If you or someone close to you is currently recovering from drug and alcohol addiction, this is the perfect time to make your voices heard and make the public aware of the struggles of recovery.
September is celebrated all around the U.S. as the National Recovery Month, which provides an opportune time to highlight the importance of early intervention and preventive measures to rescue people from their addictions. This year marks the 25th time that the campaign is being held, with the advocacy stretching to the awareness of mental disorders as well.
The theme for this year is “Join the Voices for Recovery: Speak Up, Reach Out,” which gives recovering addicts the chance to have their voices heard and express their struggles in recovering from drug and alcohol abuse. The campaign hopes to put a positive spin on the issue by emphasizing the significance of a person’s behavior to overall well-being, as well as the benefits of prevention and immediate treatment.
Several organizations are putting their full support on the campaign, including the National Council on Alcoholism and Drug Dependence, Inc. (NCADD), the Partnership for Drug-Free Kids, and the Substance Abuse and Mental Health Services Administration (SAMHSA).
If you want to support the campaign through a monetary donation, you may send them through this page at drugfree.org. You may also find more information about National Recovery Month from the SAMHSA website.
A recent study has linked psychological disorders to a higher risk of engaging in vices.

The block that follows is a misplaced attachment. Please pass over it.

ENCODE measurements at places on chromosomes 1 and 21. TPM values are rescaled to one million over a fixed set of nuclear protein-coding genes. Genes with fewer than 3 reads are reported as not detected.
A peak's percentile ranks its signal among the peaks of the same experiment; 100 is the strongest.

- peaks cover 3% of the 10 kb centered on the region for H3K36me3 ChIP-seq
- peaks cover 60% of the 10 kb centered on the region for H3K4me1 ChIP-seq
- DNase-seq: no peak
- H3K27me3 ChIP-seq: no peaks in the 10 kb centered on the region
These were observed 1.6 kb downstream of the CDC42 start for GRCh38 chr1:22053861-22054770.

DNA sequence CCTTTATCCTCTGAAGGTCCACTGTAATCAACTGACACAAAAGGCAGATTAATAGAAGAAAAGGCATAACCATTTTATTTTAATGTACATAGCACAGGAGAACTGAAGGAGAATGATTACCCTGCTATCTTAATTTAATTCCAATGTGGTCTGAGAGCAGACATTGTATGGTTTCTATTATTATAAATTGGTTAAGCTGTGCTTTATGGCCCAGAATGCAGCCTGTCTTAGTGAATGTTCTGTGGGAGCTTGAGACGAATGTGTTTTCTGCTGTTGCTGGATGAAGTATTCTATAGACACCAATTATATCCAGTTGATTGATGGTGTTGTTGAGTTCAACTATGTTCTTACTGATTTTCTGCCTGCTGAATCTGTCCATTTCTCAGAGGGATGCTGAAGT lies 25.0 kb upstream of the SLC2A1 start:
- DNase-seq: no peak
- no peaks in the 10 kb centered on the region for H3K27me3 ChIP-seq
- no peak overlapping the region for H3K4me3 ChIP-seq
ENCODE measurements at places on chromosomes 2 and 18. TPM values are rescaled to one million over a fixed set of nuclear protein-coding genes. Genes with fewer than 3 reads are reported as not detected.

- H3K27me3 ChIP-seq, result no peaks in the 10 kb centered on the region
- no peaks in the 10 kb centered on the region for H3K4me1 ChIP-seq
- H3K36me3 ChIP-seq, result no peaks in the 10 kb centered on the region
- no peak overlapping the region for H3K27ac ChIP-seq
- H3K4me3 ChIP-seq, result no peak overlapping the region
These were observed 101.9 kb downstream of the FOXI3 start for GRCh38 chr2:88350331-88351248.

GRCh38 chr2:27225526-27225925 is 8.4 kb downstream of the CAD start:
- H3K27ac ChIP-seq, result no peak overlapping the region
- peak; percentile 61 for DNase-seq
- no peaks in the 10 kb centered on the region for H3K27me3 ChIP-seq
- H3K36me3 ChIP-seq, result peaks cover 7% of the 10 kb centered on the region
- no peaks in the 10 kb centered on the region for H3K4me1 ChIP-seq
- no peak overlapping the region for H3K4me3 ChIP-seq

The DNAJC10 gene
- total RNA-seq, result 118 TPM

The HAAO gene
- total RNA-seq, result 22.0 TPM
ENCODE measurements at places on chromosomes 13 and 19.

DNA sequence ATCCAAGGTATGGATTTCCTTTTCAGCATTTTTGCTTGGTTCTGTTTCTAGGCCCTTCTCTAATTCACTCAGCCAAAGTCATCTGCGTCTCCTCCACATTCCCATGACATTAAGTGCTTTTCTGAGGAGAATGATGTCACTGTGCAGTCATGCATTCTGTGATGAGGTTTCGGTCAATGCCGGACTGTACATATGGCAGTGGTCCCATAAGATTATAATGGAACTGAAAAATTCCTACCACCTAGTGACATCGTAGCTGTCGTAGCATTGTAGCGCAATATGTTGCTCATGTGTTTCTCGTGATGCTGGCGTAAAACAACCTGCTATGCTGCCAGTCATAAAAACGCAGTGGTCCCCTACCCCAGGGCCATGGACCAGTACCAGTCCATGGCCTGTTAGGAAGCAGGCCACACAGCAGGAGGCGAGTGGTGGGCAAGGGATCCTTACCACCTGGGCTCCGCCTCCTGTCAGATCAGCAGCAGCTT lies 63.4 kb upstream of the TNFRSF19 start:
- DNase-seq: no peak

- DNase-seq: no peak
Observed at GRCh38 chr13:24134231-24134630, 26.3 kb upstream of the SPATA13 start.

Researchers from the University of Southern California and St. Louis’ Washington University School of Medicine jointly looked into the susceptibility of people diagnosed with psychotic disorders to a number of addictive activities such as drinking, smoking, and use of drugs.
Study co-author Dr. Sarah M. Hartz of Washington University said that contrary to popular belief, people suffering from severe mental disorders do not die because of suicide or drug overdose. “They die from heart disease and cancer, problems caused by chronic alcohol and tobacco use,” said Dr. Hartz in a news interview.
The study, published in the JAMA Psychiatry journal, monitored more than 9,000 patients with psychiatric illnesses such as bipolar disorder and schizophrenia. The cases were then compared with people without diagnosed brain disorders, and performed an assessment as to the degree of use of alcohol, drugs and nicotine.
Results showed the following findings:
- Thirty percent of people with mental disorders were engaging in binge drinking, as compared to only 8 percent for normal-minded patients.
- In terms of smoking, 33 percent of the people without psychotic issues were identified as smokers. In stark contrast, the figure for mental patients shot up to above 75 percent.